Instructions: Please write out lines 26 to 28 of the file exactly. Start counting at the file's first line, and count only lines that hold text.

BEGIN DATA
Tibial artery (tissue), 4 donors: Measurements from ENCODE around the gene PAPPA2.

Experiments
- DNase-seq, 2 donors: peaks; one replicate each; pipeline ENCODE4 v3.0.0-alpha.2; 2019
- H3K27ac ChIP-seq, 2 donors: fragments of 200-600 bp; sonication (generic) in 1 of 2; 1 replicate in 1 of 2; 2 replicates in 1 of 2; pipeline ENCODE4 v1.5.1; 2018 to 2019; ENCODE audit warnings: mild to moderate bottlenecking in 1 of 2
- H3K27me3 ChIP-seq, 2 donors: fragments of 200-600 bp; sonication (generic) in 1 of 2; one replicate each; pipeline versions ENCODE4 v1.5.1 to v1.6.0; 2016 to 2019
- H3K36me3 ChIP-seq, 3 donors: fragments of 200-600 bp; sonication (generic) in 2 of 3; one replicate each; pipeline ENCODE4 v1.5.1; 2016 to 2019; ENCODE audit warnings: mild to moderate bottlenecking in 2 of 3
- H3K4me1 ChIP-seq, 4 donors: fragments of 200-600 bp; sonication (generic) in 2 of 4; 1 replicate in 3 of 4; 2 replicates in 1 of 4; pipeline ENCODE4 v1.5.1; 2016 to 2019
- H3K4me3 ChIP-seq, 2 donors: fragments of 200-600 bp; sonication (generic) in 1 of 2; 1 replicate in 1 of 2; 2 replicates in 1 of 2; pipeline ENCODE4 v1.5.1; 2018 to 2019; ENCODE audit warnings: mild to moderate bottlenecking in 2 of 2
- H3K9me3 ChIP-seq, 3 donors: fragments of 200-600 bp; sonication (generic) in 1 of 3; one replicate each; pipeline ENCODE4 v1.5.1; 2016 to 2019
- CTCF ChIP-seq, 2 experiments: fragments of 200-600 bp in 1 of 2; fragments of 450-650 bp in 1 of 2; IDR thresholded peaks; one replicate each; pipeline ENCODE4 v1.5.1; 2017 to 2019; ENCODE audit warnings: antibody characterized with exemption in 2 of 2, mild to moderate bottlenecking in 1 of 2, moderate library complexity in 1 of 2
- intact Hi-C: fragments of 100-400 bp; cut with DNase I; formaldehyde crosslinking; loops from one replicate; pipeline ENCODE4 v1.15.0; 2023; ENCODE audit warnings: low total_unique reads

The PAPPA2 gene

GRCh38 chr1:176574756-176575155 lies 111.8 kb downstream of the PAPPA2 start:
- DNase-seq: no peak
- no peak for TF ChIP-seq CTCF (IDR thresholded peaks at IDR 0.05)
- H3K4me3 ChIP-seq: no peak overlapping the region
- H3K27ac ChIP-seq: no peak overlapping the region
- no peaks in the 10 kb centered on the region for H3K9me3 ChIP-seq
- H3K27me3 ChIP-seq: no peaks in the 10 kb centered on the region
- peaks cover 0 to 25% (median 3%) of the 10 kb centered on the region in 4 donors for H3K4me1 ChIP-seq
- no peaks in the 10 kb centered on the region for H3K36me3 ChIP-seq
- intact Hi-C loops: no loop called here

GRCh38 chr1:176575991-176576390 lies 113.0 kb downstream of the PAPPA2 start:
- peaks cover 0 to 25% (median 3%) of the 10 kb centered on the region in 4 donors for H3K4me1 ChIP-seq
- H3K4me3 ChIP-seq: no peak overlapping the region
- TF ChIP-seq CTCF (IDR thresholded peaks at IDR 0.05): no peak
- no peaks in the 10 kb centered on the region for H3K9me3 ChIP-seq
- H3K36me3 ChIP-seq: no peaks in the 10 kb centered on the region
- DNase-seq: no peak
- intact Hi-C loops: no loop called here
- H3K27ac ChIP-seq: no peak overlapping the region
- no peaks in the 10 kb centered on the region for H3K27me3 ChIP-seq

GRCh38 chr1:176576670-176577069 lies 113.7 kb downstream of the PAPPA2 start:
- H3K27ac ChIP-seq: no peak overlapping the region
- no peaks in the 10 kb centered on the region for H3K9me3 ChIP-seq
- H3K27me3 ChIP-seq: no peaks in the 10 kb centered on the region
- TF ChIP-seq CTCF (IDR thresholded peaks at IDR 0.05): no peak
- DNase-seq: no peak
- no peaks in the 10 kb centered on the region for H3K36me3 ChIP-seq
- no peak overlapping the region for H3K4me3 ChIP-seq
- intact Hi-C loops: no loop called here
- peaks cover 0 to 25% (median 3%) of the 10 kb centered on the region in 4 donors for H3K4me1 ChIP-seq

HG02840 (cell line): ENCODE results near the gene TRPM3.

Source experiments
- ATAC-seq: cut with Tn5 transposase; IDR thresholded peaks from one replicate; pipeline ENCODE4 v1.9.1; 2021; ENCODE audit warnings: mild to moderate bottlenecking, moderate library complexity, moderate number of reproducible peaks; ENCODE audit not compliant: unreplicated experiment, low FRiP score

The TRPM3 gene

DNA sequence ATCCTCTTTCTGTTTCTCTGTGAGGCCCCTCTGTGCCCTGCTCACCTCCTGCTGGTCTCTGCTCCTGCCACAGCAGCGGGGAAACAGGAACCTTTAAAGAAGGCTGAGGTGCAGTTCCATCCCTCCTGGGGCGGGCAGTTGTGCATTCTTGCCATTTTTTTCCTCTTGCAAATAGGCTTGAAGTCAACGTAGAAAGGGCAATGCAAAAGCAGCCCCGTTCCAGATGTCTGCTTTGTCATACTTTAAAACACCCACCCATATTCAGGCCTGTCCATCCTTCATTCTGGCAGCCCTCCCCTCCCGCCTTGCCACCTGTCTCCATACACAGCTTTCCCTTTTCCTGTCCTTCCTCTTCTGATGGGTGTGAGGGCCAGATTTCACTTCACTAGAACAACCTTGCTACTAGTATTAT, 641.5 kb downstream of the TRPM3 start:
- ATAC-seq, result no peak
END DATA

- TF ChIP-seq CTCF (IDR thresholded peaks at IDR 0.05): no peak
- no peaks in the 10 kb centered on the region for H3K9me3 ChIP-seq
- H3K36me3 ChIP-seq: no peaks in the 10 kb centered on the region